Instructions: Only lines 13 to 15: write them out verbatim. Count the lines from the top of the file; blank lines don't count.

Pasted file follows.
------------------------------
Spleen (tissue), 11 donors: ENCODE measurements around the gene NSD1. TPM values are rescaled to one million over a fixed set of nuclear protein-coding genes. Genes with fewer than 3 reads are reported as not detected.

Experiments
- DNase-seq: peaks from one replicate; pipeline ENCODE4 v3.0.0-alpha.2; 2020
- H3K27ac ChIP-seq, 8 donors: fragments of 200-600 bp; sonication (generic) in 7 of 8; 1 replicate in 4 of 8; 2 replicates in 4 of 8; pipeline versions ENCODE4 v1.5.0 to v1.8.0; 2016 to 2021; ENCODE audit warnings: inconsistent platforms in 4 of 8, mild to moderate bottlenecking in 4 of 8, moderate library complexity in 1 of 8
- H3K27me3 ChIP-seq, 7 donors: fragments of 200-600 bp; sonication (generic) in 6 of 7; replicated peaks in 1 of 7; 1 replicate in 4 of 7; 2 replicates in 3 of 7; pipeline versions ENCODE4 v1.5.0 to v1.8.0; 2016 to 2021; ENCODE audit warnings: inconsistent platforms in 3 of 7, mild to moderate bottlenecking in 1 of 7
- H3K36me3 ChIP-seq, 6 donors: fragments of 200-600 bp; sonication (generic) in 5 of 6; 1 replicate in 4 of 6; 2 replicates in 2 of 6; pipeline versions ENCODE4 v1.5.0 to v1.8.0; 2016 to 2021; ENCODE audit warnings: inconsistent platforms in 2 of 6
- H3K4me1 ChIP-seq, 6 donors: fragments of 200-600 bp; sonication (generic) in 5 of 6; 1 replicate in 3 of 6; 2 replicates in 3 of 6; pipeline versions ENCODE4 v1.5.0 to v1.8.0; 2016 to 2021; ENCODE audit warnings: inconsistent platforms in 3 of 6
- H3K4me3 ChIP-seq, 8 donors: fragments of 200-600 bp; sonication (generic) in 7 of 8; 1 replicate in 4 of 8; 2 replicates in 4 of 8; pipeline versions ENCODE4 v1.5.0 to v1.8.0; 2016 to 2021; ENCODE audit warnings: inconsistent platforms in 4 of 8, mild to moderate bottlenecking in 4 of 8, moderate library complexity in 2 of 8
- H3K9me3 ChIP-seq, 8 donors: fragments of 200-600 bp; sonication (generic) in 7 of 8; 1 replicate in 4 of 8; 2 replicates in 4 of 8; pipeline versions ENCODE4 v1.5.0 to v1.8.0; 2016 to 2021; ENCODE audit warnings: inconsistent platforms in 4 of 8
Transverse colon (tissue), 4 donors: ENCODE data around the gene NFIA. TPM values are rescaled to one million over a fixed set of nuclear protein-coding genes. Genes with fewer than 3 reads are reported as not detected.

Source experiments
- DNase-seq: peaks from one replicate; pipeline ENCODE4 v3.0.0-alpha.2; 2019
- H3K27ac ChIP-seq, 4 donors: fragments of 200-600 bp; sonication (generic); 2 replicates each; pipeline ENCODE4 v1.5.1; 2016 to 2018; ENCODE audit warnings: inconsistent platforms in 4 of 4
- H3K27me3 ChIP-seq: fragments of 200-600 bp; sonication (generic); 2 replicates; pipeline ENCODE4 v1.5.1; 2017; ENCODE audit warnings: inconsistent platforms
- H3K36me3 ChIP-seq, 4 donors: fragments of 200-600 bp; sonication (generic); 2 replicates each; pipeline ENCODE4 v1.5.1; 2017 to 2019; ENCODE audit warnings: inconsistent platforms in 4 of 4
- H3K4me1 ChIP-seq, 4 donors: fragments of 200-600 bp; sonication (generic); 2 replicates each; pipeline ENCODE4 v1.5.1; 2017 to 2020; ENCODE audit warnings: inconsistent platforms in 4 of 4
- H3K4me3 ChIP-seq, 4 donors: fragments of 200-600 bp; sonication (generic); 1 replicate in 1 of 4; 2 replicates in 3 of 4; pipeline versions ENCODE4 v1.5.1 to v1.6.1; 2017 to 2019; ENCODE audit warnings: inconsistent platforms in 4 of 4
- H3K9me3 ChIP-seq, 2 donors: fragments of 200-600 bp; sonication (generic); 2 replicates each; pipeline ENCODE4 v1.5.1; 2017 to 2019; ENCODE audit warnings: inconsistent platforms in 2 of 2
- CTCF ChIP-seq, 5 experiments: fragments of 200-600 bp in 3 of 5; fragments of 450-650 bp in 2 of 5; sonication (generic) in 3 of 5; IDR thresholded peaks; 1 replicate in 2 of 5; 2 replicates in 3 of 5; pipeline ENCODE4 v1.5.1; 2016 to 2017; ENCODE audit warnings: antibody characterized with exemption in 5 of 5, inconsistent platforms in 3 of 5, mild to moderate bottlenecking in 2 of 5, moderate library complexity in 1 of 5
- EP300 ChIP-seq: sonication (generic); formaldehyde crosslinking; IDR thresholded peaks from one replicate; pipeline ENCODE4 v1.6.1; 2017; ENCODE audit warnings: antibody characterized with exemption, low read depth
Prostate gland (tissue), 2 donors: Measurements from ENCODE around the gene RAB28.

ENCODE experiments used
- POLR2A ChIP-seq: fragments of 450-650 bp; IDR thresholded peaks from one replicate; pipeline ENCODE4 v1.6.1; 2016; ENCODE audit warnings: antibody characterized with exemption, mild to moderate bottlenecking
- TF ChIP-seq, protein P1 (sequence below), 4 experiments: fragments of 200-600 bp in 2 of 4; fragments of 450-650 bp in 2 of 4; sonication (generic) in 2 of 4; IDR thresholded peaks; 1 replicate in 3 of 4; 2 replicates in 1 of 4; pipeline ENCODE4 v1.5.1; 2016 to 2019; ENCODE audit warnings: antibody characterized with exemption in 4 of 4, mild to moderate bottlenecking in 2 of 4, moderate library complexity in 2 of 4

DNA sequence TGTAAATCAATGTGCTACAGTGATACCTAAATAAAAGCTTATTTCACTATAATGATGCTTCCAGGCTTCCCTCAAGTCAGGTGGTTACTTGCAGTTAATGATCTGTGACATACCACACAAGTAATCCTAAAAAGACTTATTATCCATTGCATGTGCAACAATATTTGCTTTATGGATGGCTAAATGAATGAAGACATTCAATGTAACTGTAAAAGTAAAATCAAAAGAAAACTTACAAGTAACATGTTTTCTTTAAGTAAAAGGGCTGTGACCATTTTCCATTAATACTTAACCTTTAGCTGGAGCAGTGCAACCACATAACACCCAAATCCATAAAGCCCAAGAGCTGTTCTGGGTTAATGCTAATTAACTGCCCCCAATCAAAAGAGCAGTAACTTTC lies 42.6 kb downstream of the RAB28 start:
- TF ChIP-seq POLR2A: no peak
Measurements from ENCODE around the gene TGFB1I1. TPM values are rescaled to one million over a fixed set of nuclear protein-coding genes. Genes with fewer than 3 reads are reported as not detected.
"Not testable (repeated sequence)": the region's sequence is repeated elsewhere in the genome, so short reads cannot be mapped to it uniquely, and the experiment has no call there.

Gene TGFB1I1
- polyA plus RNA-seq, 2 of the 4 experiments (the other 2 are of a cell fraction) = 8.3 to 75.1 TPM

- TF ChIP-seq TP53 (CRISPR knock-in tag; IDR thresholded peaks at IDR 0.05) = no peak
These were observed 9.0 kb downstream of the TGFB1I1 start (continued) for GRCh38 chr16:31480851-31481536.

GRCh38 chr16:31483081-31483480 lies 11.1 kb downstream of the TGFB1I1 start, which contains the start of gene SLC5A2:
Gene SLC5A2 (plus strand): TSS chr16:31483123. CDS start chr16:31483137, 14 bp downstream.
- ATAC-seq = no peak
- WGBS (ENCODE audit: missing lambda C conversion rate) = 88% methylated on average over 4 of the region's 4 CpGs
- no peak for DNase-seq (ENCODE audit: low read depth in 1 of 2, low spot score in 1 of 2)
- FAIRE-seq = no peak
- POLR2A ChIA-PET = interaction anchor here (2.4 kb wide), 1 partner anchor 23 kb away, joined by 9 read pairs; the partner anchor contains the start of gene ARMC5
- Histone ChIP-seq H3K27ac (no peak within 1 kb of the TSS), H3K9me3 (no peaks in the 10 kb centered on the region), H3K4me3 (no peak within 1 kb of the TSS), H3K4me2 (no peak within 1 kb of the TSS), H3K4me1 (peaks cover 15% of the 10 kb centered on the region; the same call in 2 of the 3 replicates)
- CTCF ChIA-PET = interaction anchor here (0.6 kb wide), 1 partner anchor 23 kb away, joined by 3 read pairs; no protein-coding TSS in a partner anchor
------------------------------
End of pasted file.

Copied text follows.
- H3K27ac ChIP-seq, 4 donors: fragments of 200-600 bp; sonication (generic); 2 replicates each; pipeline ENCODE4 v1.5.1; 2016 to 2018; ENCODE audit warnings: inconsistent platforms in 4 of 4
- H3K27me3 ChIP-seq: fragments of 200-600 bp; sonication (generic); 2 replicates; pipeline ENCODE4 v1.5.1; 2017; ENCODE audit warnings: inconsistent platforms
- H3K36me3 ChIP-seq, 4 donors: fragments of 200-600 bp; sonication (generic); 2 replicates each; pipeline ENCODE4 v1.5.1; 2017 to 2019; ENCODE audit warnings: inconsistent platforms in 4 of 4